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High end headphones - open or closed?

post #1 of 6
Thread Starter 


I've just come into some money (a modest but entirely liquid sum) and I decided I want some headphones, some that I could use with my laptop or my iPod. So I started googling things like "best headphones" and eventually ended up here, head-fi (love what you've done with the places by the way). So I read a lot about headphones, and find out two things, 1) the top headphones money can buy are well more expensive than four or five hundred (sorry about my wallet indeed) and 2) I might just need some sort of amplifier and possibly something called a "DAC".
So then I read a lot more. Living in New Zealand (I'm from here, study in America but am home for the summer), there's close to zero access to high end cans. From reviews I end up thinking I want the AKG Q701s - Or the K702s, whatever, but I think the funky green cable is cool and my plan is to buy one set of headphones and I may as well get ones that I like the colour of for not that much more money (also the cable being a replacable is good for lastability right?)
Then I realise that I will want to use them in public as well, so perhaps I want closed, so I now think the DT770s. 
So... Questions:
1) I gather that if I get open they won't be much use on a plane or in a library or on the train. So, how much better is open than closed in terms of sound qual? I'm no audiophile (yet), so I feel like I'd be very happy with any top level headphones. Simply put, would I know the difference and would it be worth giving up the use of the headphones on the plane or in the library etc?
2) I want to buy most anything necessary to get the real sound from it, but I don't want to spend a huge amount of money. And definitely not at once. I guage that I could do a cheaper amp plus the phones to start but I'd still rather not. If I buy items one at a time, which gets a better improvement in sound, a DAC or an amp? Would this be viable or just not really worth it?
3) I've been looking at the Fiio range, is the E7 good enough to drive the q701s? Is the e11? Everywhere I read I see they are hard to drive. I want something portable, but I'd *like* to be able to use the amp(/DAC) at home to reasonable effect as well.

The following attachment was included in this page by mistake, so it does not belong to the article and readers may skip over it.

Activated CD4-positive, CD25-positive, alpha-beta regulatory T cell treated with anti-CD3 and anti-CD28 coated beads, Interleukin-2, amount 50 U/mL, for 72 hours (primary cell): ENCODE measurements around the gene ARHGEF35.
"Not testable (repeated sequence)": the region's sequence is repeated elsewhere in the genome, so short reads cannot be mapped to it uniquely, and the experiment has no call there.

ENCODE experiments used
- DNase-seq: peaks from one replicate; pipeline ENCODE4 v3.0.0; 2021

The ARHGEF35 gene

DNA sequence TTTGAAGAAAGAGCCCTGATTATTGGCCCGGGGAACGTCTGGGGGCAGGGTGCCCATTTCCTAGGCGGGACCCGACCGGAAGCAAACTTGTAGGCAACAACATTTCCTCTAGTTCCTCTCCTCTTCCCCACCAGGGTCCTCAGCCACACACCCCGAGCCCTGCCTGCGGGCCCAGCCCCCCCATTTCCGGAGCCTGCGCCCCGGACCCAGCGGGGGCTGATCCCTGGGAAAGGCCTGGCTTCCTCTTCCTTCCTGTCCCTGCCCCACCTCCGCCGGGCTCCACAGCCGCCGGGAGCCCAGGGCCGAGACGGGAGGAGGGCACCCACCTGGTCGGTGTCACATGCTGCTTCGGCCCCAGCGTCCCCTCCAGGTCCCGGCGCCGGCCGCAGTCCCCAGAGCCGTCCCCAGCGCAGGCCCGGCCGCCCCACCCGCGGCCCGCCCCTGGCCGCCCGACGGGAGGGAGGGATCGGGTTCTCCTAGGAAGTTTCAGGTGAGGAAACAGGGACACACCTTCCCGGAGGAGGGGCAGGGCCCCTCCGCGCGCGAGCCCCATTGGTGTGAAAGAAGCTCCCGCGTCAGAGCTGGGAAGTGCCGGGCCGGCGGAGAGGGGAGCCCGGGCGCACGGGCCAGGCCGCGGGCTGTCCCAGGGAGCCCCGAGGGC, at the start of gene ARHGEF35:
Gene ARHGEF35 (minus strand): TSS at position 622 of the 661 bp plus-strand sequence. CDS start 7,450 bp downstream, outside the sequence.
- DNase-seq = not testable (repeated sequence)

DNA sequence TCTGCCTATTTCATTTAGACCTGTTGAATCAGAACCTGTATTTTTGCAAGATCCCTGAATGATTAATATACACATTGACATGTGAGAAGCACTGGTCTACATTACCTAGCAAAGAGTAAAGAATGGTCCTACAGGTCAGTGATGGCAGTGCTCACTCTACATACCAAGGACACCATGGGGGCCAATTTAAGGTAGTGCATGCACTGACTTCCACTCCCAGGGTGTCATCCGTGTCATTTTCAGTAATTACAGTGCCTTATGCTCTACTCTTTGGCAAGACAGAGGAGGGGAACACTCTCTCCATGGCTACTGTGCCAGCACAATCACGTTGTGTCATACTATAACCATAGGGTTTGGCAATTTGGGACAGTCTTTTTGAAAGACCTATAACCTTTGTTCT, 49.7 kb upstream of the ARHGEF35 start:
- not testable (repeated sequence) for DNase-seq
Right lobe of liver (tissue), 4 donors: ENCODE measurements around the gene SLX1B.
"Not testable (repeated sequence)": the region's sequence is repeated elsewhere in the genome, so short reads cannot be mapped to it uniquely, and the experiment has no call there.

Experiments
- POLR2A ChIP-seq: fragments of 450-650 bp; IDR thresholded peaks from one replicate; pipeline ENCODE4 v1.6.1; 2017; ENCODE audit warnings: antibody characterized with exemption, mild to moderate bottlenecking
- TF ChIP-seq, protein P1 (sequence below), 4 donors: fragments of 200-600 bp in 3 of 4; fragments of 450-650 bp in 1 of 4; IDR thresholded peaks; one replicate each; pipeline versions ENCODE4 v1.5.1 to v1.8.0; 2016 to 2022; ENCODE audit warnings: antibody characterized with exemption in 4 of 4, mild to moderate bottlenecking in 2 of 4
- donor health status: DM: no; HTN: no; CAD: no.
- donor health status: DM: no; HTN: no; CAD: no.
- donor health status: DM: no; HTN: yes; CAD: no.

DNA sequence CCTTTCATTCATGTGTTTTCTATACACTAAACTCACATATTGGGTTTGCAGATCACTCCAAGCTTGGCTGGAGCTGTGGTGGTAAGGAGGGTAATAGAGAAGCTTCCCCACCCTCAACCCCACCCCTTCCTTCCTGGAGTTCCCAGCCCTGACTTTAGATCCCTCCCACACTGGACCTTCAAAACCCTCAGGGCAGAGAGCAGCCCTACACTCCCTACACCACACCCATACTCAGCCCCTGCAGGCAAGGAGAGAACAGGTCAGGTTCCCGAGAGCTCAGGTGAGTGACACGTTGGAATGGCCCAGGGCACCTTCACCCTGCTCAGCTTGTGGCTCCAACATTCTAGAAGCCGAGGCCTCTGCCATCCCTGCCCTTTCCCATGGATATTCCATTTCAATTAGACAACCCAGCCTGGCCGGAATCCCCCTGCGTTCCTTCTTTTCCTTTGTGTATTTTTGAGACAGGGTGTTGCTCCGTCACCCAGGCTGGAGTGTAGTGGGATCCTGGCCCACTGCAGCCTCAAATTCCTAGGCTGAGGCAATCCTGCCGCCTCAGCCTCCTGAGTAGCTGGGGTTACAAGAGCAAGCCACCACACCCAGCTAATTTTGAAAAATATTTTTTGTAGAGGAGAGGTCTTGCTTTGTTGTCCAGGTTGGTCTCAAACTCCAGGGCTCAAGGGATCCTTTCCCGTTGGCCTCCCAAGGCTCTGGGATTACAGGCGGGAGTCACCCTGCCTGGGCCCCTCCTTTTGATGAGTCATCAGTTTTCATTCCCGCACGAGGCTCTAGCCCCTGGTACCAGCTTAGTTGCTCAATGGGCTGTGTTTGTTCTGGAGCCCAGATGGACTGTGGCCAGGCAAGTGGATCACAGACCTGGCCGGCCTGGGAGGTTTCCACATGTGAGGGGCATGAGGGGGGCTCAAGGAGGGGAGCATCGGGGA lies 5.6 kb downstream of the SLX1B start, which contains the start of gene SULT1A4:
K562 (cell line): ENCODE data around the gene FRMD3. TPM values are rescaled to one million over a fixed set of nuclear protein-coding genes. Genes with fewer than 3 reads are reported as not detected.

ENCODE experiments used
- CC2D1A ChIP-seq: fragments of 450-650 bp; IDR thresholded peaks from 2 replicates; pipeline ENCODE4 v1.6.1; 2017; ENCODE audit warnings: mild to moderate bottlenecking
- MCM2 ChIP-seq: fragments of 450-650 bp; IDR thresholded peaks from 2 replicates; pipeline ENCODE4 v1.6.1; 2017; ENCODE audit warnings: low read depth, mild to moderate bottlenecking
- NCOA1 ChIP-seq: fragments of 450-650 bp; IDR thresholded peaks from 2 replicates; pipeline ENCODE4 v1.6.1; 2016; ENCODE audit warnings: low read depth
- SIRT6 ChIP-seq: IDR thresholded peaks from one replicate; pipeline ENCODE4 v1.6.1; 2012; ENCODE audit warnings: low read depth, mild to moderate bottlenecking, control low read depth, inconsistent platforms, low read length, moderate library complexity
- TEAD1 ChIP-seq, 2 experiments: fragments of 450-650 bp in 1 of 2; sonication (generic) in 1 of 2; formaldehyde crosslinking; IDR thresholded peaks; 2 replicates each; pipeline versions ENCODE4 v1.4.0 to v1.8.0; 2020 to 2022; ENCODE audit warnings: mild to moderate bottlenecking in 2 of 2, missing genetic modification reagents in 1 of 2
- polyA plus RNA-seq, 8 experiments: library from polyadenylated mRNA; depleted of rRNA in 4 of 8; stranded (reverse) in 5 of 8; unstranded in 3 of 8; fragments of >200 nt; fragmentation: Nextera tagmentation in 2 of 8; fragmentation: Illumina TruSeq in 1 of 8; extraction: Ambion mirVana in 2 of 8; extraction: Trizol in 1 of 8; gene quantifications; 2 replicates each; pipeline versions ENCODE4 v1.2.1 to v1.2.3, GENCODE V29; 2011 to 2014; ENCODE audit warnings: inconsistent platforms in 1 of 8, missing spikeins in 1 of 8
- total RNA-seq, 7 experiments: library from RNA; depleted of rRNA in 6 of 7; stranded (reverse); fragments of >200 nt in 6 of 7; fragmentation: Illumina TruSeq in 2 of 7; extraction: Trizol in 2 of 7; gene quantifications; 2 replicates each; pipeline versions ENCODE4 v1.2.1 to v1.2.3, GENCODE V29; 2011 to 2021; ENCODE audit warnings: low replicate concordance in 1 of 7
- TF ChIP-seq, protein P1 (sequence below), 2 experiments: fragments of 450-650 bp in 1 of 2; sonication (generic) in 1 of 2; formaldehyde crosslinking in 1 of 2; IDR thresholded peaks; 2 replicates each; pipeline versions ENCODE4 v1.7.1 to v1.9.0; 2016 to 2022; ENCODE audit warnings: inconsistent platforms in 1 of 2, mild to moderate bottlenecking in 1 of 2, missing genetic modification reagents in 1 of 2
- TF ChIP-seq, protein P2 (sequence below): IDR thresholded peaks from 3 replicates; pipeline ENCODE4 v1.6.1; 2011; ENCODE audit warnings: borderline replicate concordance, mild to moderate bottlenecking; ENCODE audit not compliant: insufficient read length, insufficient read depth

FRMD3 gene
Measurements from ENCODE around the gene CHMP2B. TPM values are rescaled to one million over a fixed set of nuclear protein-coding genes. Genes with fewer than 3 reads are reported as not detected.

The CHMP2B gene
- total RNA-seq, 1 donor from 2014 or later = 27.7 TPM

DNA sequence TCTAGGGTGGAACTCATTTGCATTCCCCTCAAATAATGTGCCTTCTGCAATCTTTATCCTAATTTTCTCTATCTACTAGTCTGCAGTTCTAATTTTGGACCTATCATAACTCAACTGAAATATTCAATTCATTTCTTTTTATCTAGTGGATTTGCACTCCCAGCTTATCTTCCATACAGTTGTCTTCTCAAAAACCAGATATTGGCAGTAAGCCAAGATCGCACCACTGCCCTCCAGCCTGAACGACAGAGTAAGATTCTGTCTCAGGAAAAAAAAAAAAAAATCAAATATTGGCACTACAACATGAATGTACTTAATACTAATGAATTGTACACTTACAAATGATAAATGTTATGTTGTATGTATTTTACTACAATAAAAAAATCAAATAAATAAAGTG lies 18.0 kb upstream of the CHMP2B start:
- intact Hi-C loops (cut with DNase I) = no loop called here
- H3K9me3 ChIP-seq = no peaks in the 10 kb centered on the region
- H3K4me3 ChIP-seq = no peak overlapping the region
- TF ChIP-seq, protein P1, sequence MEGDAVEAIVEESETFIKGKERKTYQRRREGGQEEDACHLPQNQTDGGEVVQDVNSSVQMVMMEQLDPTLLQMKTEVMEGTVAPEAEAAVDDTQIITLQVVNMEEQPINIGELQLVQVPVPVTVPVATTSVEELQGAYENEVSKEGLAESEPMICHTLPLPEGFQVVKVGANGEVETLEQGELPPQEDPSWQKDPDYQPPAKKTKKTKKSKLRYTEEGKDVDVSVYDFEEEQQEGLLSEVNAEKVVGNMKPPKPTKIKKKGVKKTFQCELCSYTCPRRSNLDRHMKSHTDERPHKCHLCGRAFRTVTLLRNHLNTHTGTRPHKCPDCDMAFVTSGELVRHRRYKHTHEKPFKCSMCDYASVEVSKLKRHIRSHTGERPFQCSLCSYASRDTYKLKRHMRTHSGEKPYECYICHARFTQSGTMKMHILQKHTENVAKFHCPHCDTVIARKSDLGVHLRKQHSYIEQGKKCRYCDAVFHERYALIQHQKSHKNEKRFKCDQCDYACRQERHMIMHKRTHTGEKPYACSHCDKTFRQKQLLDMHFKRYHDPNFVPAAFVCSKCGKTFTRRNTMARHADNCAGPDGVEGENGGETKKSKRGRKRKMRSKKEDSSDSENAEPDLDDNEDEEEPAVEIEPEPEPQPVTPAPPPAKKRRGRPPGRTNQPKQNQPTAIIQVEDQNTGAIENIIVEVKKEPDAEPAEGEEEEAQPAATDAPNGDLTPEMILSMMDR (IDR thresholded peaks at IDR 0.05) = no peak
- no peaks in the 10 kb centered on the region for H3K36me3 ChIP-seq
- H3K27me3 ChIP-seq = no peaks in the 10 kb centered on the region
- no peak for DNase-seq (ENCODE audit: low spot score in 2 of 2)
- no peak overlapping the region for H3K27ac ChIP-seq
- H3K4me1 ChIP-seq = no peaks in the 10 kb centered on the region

4) Which 770 is best? I read that they are (one of) the best closed, but which is best for me? I am open to forking out for the better, but I think the Pros look cooler and they are cheaper. Also, what is the difference between the 32, 250 and 600 ohm versions? I gather the 600 sounds better, does that mean they are harder to drive?
I'm 20, have a very broad range of music tastes (most anything except metal... also I don't listen to a lot of rock - some post-rock though). Because of this I was thinking the 70x. I tend to settle in Folk or just acoustic usually, but I also listen to a fair amount of Hip-Hop. Really I just dig good vocals. My current headphones are Philips SHL9600s, nice, portable DJ types. I like these, but I haven't had much experience with anything else. I'm looking for ONE set of headphones to last me a fairly long time (good luck right? I just don't have the money and probably won't for a while out of college). 
Thanks for any and all help!
post #2 of 6



If you think you'll use them out and about at all, go closed. An open back headphone will be horrible to listen to in public, you'll hear everything around you and not be listening to your music. Likewise, everyone around you will be listening to your music and may or may not appreciate that. The AKG701 is a great can but needs some hefty amplification and is open back. That puts it out of your portable setup use right away and also means you'll need an amp that is a bit more serious than something simple. And even then, you may not like it completely. That said, if you like the idea, signature of sound and reviews of the AKG701, you'll simply love the Shure SHR940 which is a closed headphone and easy to drive. I suggest you check that out. I was in the same boat: K701 or SHR940 and the difference for me was getting a closed headphone for going out with it. I'm completely satisfied with the Shure 940. Perhaps read this thread.


Very best,

post #3 of 6


I was in a similar situation not too long ago and here is what I ended up doing.


First of all I should say that my ultimate conclusion was to not find 1 headphone that works perfectly outside and still is top-notch at home, the kind of headphone that has the most amazing sound I usually found to be too expensive to be walking around town with.

There is a revelation however, buying purpose driven headphones.


After much research I ended up listening to 3 headphones (only 2 allowing street use):


  1. Sennheiser HD800 (NZ$1400)
  2. B+W P5 (NZ$750)
  3. Audio Technica M50 (NZ$300)


I was pretty set on buying the P5s, they looked the part, got great reviews and I had the money to buy them but after carefully listening to all of them at the Auckland (NZ) store of Absolute Sound I ended up buying the M50.

While the cheapest, they blew me away quality wise. They were engaging, exciting, pumping with bass and sparkling with treble.